The Anglo Indian community of Hyderabad adds a significant flavour to the city’s culture through their charming lifestyle
‘Hey brother, so, I asked the bugger to get me extra helping of ‘daul’ and the chap said he saw a ‘bandigot’ pass by…’ if this doesn’t help you identify the people in question then there is a good chance that you aren’t a Hyderabadi or you haven’t come across the happy-go-merry people — The Anglo Indians.
The Anglos who agree that they are a happy-go-merry people, however insist that they do a lot more than just dancing at the drop of a hat or breaking into a song and dance when they are bored.
A happy bunch of people, the community members say it’s their nature that makes them stand apart and though they like to sing and dance, they are also adept in sports. For long, the lanes opposite Railway Degree College in Lalaguda were more easily identified at Little England, than by their lane number identification. If anyone was from South Lalaguda, it was taken for granted that they came from Little England. Also because they look distinctly different, the Lalagudians are also asked ‘are you really Indian?’
“The charm isn’t the same any more, most families have moved out or have migrated to the countries like Australia,” says former national cycling champion Maxwell Trevor.
Trevor and his family have been a part of Little England ever since the Anglo-Indians started settling there. The peculiarity of the lane is that, while one side there are the old railway quarters, the other side houses the homes of the Anglo-Indian families. Old timers of the lane say celebrations were not limited to any one house, the lane used to transform into one big family. “There was no restriction to walking and in and out of each other’s houses. Christmas was one time when celebrations and the spirits were at their peak,” adds Trevor.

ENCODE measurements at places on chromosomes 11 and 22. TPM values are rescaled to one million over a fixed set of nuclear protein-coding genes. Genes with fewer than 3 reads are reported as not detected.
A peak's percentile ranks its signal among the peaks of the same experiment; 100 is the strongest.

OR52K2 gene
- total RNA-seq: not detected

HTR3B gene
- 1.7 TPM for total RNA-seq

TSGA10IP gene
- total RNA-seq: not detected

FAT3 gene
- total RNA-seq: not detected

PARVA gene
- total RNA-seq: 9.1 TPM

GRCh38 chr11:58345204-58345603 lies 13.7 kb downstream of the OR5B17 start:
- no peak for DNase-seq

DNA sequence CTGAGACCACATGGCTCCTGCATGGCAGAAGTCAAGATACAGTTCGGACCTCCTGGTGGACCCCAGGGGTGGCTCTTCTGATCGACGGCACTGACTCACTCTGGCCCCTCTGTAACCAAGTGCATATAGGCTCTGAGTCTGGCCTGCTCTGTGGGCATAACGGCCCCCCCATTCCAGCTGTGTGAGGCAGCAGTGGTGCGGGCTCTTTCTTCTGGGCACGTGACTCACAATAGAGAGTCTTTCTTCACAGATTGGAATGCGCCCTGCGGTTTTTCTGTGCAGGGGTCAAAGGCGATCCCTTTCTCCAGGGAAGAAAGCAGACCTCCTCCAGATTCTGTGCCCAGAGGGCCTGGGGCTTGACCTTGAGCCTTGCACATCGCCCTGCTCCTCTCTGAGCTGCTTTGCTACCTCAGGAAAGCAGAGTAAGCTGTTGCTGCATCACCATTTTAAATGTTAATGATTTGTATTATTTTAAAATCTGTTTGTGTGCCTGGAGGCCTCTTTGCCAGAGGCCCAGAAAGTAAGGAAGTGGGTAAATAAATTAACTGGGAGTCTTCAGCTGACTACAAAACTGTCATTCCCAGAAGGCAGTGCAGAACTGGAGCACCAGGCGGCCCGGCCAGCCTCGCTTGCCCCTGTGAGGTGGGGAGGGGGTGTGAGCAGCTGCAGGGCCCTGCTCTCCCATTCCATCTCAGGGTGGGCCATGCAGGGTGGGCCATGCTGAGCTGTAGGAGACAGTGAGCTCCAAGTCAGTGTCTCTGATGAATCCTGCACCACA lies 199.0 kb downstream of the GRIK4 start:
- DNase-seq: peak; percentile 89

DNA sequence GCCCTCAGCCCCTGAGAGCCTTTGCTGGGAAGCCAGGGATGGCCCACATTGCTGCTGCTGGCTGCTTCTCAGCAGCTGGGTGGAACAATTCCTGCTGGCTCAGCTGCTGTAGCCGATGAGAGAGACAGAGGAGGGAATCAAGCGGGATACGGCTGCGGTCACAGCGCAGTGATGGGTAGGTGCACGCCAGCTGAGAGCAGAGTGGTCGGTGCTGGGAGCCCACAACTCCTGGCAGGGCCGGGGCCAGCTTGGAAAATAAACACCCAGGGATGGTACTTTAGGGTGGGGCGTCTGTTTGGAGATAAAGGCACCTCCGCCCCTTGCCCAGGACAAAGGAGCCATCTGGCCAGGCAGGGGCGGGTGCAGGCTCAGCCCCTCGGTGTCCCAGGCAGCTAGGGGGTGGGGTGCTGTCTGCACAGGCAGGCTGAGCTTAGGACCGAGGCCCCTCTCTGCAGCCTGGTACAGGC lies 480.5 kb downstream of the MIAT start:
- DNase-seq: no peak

Are they aware of the jokes that are cracked on Anglo-Indians? “Of course we do. We enjoy them, because we relate to them. Like our children ask why the everyday dal is called daul and why Nagapatnam is pronounced as Nagapatam and Nizamabad as Nyzamabad. We are aware of the ‘bugger’ jokes as well but it’s part of our everyday lingo,” says Malcom Taylor.
Of the 1000 odd families that nestled in Little England, only a few remain and the houses that was typical to the lane have all made way for tall concrete buildings. But the community proudly boasts of their honesty at work and agrees that “nine out of ten Anglo Indians are honest and not corrupt. Sadly we are just a bunch of 50 or 70 families here in this area. Most of them have shifted to other areas like Sainikpuri, A.S.Rao Nagar, Saket etc but we all meet on occasions ,” smiles Mary Ann.
Settled in Hyderabad when the Britishers came to India, the Anglo community still continues with its food habits but the cuisine has gradually got Indianised over the years. Gene says, “Beef and pork is still a staple part of our diet. Cakes and pies are a must during Christmas as is the guava cheese, along with goodies like rose cookies and cakes.”
Every Easter, Christine Lazarus makes it a point to plan a lavish breakfast at home. Easter breakfast is a ritual they have never missed getting together for. “Except once, when we all went to the Secunderabad Club. Another childhood memory that rushes to my mind is the instance when our aunt came visiting for Easter and our mother didn’t have enough eggs to be presented as a treat to the over 20 children who were all gathered. Our dad came up with a plan— he made us sit for a painting competition and we were to draw our own Easter egg. There were no prizes but each of us were given a chocolate bar each. After that we were made to share the eggs and eat it after decorating it the way we wanted to.” She adds, “As a community Anglo-Indians are very pious. When it comes to prayers they are God-fearing and ardent followers of their faith. Meetings and gatherings are a must for us and then we are a happy bunch. Helping and serving is another of our priorities, followed by singing and dancing,” laughs Christine.